After 40 days, the spies returned to the camp and reported their findings. But then – with the exception of Caleb and Joshua – they made their fatal mistake, drawing their own conclusions from the evidence they had gathered, rather than letting Moses interpret it. They concluded that the land could not be conquered.
The Pitfalls of the Spiritual Life
הָאָרֶץ אֲשֶׁר עָבַרְנוּ בָהּ לָתוּר אֹתָהּ אֶרֶץ אֹכֶלֶת יוֹשְׁבֶיהָ הִוא וגו': (במדבר יג:לב)
[The spies said,] “The land we traveled through to inspect is a land that consumes its inhabitants.” Numbers 13:32

The spies’ heightened but misdirected spiritual orientation led them astray. The spies wanted to experience life and pursue G‑dliness unencumbered by the distractions of materiality. In the desert, the Jewish people were protected by the Clouds of Glory, sustained by the manna and the well of Miriam, and all their physical needs were fully attended to. All of their time was spent in the study of the Torah, in meditation, and in prayer. The spies were repulsed by the notion of entering the real world, where we must waste time working for our daily bread. The vision of a life devoted to expanding our Divine consciousness unburdened by material distractions is of course praiseworthy. This vision has inspired us to yearn throughout history for the Messianic era, when the materiality of the world will no longer distort our spiritual focus.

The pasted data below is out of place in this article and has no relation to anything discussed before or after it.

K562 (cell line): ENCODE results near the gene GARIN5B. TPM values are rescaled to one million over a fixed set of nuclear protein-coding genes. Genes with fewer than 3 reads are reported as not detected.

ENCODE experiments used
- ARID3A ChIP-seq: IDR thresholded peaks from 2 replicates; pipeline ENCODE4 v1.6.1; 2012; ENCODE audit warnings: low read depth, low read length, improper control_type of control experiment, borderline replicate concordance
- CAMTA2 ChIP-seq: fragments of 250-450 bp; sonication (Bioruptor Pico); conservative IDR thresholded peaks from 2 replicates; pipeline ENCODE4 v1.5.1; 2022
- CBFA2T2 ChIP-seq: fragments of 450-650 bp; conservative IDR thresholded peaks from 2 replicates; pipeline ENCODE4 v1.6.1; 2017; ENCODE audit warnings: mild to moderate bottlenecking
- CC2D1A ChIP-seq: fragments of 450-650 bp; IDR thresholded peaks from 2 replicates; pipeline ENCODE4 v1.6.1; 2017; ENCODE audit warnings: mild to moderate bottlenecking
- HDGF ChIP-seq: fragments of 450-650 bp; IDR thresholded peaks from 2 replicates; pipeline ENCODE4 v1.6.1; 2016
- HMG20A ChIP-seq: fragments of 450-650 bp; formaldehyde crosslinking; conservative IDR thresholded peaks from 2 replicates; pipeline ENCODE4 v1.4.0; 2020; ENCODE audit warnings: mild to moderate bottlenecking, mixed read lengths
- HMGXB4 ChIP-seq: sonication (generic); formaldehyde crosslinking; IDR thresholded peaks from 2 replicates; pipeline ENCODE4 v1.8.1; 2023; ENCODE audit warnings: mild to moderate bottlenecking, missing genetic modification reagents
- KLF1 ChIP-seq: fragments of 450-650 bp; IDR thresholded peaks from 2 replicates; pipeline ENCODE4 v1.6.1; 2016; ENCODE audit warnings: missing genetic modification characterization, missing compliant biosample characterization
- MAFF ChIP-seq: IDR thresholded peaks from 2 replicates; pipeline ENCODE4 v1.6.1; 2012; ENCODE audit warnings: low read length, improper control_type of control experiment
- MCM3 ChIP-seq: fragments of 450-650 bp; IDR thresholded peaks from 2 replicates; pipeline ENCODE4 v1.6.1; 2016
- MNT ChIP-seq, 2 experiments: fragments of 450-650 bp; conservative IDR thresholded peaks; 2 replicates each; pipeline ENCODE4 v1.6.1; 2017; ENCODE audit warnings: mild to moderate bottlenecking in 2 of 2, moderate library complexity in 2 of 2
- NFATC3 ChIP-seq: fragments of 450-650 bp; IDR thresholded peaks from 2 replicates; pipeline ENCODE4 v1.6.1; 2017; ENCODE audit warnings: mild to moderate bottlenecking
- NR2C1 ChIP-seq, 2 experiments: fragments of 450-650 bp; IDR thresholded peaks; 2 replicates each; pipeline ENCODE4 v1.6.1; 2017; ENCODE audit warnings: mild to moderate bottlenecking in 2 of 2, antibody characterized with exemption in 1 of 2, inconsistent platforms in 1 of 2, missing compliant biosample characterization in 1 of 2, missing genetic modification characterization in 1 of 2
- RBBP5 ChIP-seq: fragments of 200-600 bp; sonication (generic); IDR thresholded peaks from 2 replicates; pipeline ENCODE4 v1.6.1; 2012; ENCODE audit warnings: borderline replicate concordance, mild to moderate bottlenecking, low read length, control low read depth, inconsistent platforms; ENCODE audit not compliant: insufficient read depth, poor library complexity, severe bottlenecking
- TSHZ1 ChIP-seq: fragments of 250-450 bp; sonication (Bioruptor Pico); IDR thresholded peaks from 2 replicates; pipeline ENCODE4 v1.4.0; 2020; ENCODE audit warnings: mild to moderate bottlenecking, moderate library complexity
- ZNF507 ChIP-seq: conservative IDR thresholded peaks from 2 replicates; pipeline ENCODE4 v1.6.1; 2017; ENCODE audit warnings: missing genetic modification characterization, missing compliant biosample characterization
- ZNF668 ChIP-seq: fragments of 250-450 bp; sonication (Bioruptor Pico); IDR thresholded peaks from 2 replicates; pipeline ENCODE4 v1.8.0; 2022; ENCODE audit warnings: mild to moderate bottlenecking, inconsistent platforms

Nonetheless, this yearning must be balanced with humble submission to G‑d’s plan. The purpose of life is to live within mundane reality, revealing the G‑dliness concealed within it. Only by entering the material world can G‑d’s essence be found, through fulfilling His commandments on the physical plane.1